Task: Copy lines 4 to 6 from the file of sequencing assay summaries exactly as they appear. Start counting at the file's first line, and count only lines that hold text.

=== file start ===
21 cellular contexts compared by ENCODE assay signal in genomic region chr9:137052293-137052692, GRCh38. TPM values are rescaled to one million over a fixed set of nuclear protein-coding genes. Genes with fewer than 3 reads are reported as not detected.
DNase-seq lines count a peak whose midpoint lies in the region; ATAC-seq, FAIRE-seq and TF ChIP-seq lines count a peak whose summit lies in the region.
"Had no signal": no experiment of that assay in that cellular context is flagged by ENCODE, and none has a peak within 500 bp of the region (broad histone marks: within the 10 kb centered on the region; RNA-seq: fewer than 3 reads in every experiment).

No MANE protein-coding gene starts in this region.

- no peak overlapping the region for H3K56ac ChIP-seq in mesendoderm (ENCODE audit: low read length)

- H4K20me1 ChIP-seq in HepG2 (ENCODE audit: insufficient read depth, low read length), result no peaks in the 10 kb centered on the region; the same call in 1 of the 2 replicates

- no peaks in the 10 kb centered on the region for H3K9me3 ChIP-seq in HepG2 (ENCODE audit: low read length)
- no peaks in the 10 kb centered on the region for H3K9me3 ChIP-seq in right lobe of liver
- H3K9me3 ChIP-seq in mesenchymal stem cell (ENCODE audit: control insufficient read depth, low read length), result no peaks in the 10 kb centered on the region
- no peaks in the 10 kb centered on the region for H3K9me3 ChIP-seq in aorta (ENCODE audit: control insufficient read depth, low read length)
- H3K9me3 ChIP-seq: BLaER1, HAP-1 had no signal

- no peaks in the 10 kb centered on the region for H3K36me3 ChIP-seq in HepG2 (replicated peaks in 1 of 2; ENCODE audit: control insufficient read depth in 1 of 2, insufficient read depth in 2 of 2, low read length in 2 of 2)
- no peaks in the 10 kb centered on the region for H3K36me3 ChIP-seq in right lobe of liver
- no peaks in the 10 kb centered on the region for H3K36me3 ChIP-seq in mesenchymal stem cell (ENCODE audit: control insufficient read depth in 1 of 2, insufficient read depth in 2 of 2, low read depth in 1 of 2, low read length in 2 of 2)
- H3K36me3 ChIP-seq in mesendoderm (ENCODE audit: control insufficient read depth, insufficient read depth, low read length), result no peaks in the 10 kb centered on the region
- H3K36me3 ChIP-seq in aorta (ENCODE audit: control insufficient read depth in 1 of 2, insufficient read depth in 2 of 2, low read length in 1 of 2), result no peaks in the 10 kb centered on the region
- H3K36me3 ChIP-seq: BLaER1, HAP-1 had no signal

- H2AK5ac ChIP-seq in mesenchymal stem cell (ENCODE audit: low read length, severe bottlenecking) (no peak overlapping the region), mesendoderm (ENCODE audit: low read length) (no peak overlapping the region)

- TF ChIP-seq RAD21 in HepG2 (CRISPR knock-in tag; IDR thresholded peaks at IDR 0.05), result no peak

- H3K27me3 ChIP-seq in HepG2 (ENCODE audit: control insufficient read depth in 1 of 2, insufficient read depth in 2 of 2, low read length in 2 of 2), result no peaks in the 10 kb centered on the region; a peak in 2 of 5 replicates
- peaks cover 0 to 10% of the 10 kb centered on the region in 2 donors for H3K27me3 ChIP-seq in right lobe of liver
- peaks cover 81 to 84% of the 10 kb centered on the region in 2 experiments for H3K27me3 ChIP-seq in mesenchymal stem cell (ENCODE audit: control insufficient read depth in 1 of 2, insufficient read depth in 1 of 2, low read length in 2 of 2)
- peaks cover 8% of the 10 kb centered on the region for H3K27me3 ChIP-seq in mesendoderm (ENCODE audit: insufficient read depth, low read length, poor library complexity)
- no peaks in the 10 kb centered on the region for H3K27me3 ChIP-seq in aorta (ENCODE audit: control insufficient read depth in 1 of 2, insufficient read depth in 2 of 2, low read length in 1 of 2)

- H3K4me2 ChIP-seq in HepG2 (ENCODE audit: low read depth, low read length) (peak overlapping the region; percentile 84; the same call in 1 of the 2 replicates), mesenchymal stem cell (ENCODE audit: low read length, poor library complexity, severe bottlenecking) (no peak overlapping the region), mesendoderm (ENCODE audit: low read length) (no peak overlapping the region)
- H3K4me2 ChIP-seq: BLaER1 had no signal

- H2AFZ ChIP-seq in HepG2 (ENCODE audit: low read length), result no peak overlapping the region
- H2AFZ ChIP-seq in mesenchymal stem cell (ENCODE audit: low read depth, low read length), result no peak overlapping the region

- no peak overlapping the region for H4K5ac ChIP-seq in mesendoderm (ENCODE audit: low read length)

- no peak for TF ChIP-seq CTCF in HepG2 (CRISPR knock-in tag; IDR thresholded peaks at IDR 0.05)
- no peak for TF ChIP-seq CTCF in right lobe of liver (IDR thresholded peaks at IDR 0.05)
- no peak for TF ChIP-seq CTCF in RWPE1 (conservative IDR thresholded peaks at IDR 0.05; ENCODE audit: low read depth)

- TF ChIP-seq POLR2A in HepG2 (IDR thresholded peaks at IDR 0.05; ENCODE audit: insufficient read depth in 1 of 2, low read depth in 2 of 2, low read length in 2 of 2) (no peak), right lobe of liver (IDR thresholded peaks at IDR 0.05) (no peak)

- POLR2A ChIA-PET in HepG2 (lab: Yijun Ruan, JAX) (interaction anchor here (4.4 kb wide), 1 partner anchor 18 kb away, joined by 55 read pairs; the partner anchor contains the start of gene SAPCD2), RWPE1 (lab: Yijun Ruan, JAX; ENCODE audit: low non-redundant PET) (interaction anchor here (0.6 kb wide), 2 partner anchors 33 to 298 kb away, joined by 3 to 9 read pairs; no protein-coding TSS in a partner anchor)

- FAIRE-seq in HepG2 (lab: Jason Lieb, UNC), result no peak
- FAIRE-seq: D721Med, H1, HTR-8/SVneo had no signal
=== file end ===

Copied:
No MANE protein-coding gene starts in this region.

- no peak overlapping the region for H3K56ac ChIP-seq in mesendoderm (ENCODE audit: low read length)

- H4K20me1 ChIP-seq in HepG2 (ENCODE audit: insufficient read depth, low read length), result no peaks in the 10 kb centered on the region; the same call in 1 of the 2 replicates